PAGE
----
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CITIZENS COORDINATING COMM. ON FRIENDSHIP HTS.

May 24, 1983

CITIZENS COORDINATING COMMITTEE ON FRIENDSHIP HEIGHTS, INC., et al., Plaintiffs
v.
WASHINGTON METROPOLITAN AREA TRANSIT AUTHORITY, Defendant v. THERMO CONTRACTING CORPORATION, Third Party Defendant


June L. Green, United States District Judge.


The opinion of the court was delivered by: GREEN

JUNE L. GREEN, UNITED STATES DISTRICT JUDGE

 I. Background to this Lawsuit

 This action was filed under the citizen suits provision of the Clean Water Act (the Act), § 505, 33 U.S.C. § 1365 (1976), challenging the unauthorized discharge of oil and solids into the Little Falls Branch stream by the Washington Metropolitan Area Transit Authority (WMATA). Plaintiffs contend that WMATA's failure to obtain discharge permits violated sections 301 and 402 of the Clean Water Act, 33 U.S.C. §§ 1311, 1342.

 Section 301(a) of the Act, 33 U.S.C. § 1311(a), provides:

 
Except as in compliance with this section and section [] . . . 1342 . . . of this title, the discharge of any pollutant by any persons shall be unlawful.

 Section 1342 establishes a national pollutant discharge elimination system (NPDES) to allow discharge of pollutants, notwithstanding Section 1311(a), to holders of NPDES permits. Section 505 of the Act, 33 U.S.C. § 1365, permits citizens, after giving 60 days notice, to commence a civil action against any person, including a governmental instrumentality or agency, "who is alleged to be in violation of (A) an effluent standard or limitation under this chapter . . . ."

 In January 1982, plaintiffs presented notice of the claimed violations and intent to sue to WMATA, WMATA's contractors, the owners of the Mazza Gallerie shopping center at 5300 Wisconsin Avenue, and the appropriate government agencies, alleging that WMATA's discharge of pollutants without an NPDES permit violated the Act. In addition, plaintiffs, ultimately joined by the owners of the Mazza Gallerie, alleged common law nuisance and negligence causes of action against WMATA for the discharges and odors which deprived plaintiffs of use and enjoyment of the stream and its environs, including parkland, yards, homes and the Mazza Gallerie shopping center.

 The unauthorized discharges came from a WMATA bus yard and the construction site of a subway tunnel along Wisconsin Avenue. Construction of the subway tunnel created cement and rock dust which was discharged, along with diesel fuel, into Little Falls Branch near the intersection of Drummond Avenue and Wisconsin Avenue. The diesel fuel seeped into the subway tunnel from an underground plume of oil formed by leaking underground storage tanks at WMATA's Wisconsin Avenue bus yard. Diesel fuel from this plume also seeped into a sump in the basement of the Mazza Gallerie, from which it was pumped into Jennifer Run Storm Sewer. The oil ultimately entered Little Falls Branch downstream from the tunnel discharge. Oil contained in the runoff from the bus yard and from inadequately run oil/water separators at the bus yard was also discharged into the storm sewer.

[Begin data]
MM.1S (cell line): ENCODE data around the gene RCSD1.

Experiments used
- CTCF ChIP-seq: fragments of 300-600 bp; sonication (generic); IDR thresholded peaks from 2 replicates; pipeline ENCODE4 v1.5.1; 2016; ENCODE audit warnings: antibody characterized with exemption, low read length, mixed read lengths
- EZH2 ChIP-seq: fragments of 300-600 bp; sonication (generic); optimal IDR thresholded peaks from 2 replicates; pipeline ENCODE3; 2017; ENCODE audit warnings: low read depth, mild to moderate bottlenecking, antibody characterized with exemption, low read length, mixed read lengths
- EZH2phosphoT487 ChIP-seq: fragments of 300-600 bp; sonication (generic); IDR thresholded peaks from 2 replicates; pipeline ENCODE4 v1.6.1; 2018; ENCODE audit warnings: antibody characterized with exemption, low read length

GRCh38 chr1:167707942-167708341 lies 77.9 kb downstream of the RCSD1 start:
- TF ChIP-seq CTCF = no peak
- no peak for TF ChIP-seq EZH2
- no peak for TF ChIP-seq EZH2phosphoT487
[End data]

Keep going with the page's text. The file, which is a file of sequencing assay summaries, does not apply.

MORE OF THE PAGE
Prior to receipt of the notification, WMATA was aware of the discharge problems and had undertaken a few remedial steps to abate the pollution. It had begun construction of an oil/gravity separator at the tunnel outfall designed to achieve an effluent of 30 mg./1, dug exploratory wells at the bus yard for recovering oil, and recognized responsibility to the Mazza Gallerie for underground oil seepage into its basement. WMATA provided many more commitments to clean up Little Falls Branch in the course of this litigation. See generally, Consent Decree between Plaintiffs and Defendant (filed Oct. 4, 1982); Declaration of Jeffrey G. Miller, paras. 22, 40 (filed Feb. 4, 1983). In contrast to WMATA's original position, a principal objective of the Consent Decree was to eliminate the odor caused by the discharge. Id. at Article VII.

 II. Negotiations and Injunctive Relief

 On March 15, 1982, plaintiffs filed this action. The parties began negotiations to reach a consent decree, but reached an impasse in June 1982 over technical solutions, control of odor, and award of damages and penalties. Several settlement conferences were held in chambers during the summer of 1982.

 In June 1982, plaintiffs sought a preliminary injunction to halt the proposed resumption of a washdown of the subway tunnel track drain which had resulted previously in milky white, sediment-laden discharges into Little Falls Branch. The Court granted a temporary restraining order on June 16 to halt the planned washdown. On June 24, the Court granted a preliminary injunction which permitted the ...


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